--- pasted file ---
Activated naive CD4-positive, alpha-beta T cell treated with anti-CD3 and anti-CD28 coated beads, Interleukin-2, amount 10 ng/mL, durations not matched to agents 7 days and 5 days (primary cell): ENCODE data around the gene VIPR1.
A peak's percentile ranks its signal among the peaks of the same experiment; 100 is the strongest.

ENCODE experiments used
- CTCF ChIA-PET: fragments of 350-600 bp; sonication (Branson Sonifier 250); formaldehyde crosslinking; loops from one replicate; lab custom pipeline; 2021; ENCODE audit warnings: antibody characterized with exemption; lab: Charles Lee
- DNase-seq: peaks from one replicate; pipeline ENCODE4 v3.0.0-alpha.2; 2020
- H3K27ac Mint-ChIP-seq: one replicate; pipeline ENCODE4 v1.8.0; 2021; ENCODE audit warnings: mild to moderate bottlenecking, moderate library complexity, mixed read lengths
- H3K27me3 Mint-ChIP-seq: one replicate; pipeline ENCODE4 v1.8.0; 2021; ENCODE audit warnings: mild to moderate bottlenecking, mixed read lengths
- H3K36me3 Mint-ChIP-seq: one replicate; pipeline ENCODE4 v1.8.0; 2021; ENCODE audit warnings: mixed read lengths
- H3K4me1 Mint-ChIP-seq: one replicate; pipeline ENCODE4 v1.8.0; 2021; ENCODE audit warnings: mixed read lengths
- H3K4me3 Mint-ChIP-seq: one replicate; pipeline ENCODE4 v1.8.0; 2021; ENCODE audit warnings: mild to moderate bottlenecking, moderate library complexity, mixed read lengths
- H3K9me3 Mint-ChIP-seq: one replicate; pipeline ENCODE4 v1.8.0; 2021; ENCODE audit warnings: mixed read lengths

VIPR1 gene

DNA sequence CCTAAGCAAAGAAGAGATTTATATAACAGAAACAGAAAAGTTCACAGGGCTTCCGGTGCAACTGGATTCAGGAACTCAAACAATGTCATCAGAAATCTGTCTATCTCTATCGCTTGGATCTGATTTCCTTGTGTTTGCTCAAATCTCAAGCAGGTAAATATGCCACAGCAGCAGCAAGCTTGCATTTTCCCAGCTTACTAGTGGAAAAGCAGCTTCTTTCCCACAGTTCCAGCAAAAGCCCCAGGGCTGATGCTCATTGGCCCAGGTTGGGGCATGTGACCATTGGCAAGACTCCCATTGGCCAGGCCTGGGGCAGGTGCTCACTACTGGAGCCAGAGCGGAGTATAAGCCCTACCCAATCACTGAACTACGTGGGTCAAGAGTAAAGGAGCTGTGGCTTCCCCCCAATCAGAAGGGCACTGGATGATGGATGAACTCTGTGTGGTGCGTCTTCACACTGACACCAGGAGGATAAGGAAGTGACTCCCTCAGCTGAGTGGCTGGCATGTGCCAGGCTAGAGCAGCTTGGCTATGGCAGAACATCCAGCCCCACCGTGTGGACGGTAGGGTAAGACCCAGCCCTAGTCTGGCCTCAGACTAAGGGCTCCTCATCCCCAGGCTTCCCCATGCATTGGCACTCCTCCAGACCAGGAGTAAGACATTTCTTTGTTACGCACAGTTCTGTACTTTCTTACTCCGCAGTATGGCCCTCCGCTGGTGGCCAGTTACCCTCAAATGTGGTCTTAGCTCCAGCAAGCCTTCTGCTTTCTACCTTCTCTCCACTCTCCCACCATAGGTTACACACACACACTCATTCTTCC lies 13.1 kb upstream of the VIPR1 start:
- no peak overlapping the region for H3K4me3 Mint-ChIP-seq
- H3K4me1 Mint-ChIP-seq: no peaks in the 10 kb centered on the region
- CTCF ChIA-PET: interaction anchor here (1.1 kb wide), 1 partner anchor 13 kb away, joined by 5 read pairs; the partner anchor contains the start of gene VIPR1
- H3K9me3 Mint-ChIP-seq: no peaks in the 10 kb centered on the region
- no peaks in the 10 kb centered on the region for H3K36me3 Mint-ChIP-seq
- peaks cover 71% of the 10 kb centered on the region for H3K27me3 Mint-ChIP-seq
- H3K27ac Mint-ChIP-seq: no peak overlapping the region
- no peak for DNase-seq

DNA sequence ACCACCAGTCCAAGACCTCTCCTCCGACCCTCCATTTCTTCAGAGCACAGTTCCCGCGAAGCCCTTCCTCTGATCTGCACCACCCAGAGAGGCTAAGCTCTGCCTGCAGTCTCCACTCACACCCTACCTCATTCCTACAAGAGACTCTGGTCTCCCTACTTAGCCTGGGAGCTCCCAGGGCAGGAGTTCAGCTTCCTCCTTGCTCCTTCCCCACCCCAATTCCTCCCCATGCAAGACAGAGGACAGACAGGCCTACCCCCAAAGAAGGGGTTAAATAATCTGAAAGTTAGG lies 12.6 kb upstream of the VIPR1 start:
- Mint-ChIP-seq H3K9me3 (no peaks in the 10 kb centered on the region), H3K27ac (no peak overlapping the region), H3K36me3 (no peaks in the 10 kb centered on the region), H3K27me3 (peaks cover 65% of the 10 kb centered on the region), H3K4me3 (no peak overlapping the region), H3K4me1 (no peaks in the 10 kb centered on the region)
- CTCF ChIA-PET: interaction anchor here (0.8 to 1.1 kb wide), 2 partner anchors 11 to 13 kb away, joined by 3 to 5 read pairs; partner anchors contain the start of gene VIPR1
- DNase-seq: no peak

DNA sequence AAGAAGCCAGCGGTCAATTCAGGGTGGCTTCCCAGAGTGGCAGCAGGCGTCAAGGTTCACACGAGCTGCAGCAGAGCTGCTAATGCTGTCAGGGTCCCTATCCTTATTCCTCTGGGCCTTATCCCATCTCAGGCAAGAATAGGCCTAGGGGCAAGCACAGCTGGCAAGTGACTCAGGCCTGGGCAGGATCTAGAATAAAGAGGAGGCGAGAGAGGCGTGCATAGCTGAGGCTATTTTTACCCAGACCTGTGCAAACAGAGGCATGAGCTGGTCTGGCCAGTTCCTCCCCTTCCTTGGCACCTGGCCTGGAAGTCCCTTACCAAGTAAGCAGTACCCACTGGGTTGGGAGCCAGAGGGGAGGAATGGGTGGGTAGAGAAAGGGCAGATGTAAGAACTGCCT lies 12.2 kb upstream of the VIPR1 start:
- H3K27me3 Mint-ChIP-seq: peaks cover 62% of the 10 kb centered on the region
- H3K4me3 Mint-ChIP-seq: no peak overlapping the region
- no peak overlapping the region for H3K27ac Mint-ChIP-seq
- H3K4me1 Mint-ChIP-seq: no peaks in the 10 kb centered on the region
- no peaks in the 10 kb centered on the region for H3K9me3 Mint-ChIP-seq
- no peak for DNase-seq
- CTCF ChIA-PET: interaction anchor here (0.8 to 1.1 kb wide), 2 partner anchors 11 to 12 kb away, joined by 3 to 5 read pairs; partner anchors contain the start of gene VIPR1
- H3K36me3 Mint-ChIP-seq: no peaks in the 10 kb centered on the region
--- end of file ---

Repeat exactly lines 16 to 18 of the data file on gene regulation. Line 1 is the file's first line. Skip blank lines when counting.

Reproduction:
- CTCF ChIA-PET: interaction anchor here (1.1 kb wide), 1 partner anchor 13 kb away, joined by 5 read pairs; the partner anchor contains the start of gene VIPR1
- H3K9me3 Mint-ChIP-seq: no peaks in the 10 kb centered on the region
- no peaks in the 10 kb centered on the region for H3K36me3 Mint-ChIP-seq